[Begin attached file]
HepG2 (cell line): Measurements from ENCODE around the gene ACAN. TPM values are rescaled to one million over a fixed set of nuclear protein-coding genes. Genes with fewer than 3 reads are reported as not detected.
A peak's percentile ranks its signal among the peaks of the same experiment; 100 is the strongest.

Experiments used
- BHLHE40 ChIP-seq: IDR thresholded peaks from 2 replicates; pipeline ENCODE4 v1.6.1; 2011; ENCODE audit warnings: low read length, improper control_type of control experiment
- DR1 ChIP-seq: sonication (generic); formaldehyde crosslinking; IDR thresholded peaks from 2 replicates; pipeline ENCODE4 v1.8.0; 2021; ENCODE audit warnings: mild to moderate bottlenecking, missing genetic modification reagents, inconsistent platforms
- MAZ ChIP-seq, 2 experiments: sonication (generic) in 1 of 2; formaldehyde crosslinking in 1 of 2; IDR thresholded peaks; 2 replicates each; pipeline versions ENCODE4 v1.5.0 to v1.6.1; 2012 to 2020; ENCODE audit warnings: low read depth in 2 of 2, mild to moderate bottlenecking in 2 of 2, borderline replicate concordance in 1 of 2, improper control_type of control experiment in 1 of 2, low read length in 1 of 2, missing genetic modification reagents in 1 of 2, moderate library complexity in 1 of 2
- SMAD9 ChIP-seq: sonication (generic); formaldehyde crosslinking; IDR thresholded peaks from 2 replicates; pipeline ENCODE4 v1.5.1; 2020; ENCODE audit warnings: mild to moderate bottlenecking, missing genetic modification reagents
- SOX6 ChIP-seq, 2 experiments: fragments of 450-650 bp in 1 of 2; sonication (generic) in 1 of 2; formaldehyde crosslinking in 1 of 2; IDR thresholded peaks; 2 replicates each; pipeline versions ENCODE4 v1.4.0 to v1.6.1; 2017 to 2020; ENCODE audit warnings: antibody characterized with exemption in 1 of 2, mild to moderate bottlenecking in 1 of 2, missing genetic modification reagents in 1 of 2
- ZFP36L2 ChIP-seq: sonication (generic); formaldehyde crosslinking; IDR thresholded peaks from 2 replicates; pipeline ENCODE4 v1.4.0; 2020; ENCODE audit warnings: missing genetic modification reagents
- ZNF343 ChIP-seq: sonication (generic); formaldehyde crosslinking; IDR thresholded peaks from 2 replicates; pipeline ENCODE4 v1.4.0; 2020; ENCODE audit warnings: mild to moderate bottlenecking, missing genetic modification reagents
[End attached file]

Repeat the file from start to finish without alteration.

HepG2 (cell line): Measurements from ENCODE around the gene ACAN. TPM values are rescaled to one million over a fixed set of nuclear protein-coding genes. Genes with fewer than 3 reads are reported as not detected.
A peak's percentile ranks its signal among the peaks of the same experiment; 100 is the strongest.

Experiments used
- BHLHE40 ChIP-seq: IDR thresholded peaks from 2 replicates; pipeline ENCODE4 v1.6.1; 2011; ENCODE audit warnings: low read length, improper control_type of control experiment
- DR1 ChIP-seq: sonication (generic); formaldehyde crosslinking; IDR thresholded peaks from 2 replicates; pipeline ENCODE4 v1.8.0; 2021; ENCODE audit warnings: mild to moderate bottlenecking, missing genetic modification reagents, inconsistent platforms
- MAZ ChIP-seq, 2 experiments: sonication (generic) in 1 of 2; formaldehyde crosslinking in 1 of 2; IDR thresholded peaks; 2 replicates each; pipeline versions ENCODE4 v1.5.0 to v1.6.1; 2012 to 2020; ENCODE audit warnings: low read depth in 2 of 2, mild to moderate bottlenecking in 2 of 2, borderline replicate concordance in 1 of 2, improper control_type of control experiment in 1 of 2, low read length in 1 of 2, missing genetic modification reagents in 1 of 2, moderate library complexity in 1 of 2
- SMAD9 ChIP-seq: sonication (generic); formaldehyde crosslinking; IDR thresholded peaks from 2 replicates; pipeline ENCODE4 v1.5.1; 2020; ENCODE audit warnings: mild to moderate bottlenecking, missing genetic modification reagents
- SOX6 ChIP-seq, 2 experiments: fragments of 450-650 bp in 1 of 2; sonication (generic) in 1 of 2; formaldehyde crosslinking in 1 of 2; IDR thresholded peaks; 2 replicates each; pipeline versions ENCODE4 v1.4.0 to v1.6.1; 2017 to 2020; ENCODE audit warnings: antibody characterized with exemption in 1 of 2, mild to moderate bottlenecking in 1 of 2, missing genetic modification reagents in 1 of 2
- ZFP36L2 ChIP-seq: sonication (generic); formaldehyde crosslinking; IDR thresholded peaks from 2 replicates; pipeline ENCODE4 v1.4.0; 2020; ENCODE audit warnings: missing genetic modification reagents
- ZNF343 ChIP-seq: sonication (generic); formaldehyde crosslinking; IDR thresholded peaks from 2 replicates; pipeline ENCODE4 v1.4.0; 2020; ENCODE audit warnings: mild to moderate bottlenecking, missing genetic modification reagents